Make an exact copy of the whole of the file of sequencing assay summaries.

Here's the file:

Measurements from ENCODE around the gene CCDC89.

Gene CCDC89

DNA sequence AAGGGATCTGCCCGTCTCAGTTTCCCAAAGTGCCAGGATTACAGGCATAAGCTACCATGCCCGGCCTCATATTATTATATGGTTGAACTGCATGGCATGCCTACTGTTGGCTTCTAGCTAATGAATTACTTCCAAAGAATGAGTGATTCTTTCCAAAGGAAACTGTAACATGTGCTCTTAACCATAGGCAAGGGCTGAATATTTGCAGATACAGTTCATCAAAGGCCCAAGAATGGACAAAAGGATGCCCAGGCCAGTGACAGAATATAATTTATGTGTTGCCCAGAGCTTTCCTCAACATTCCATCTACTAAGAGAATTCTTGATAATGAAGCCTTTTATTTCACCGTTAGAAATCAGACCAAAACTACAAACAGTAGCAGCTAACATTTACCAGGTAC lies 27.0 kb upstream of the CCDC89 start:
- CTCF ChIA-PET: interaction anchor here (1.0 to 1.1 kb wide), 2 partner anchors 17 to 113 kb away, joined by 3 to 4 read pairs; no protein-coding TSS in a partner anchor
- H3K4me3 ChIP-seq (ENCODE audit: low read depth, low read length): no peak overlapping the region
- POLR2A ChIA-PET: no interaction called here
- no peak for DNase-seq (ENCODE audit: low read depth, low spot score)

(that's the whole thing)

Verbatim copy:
Measurements from ENCODE around the gene CCDC89.

Gene CCDC89

DNA sequence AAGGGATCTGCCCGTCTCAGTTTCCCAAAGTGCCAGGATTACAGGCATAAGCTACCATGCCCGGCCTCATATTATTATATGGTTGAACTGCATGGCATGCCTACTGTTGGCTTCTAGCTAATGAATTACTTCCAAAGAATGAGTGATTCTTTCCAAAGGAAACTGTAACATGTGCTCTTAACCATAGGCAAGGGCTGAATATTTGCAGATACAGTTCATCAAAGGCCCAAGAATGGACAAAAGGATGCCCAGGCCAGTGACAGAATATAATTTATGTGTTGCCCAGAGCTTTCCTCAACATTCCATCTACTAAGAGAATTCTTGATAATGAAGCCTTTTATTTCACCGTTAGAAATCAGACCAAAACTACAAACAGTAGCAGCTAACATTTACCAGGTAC lies 27.0 kb upstream of the CCDC89 start:
- CTCF ChIA-PET: interaction anchor here (1.0 to 1.1 kb wide), 2 partner anchors 17 to 113 kb away, joined by 3 to 4 read pairs; no protein-coding TSS in a partner anchor
- H3K4me3 ChIP-seq (ENCODE audit: low read depth, low read length): no peak overlapping the region
- POLR2A ChIA-PET: no interaction called here
- no peak for DNase-seq (ENCODE audit: low read depth, low spot score)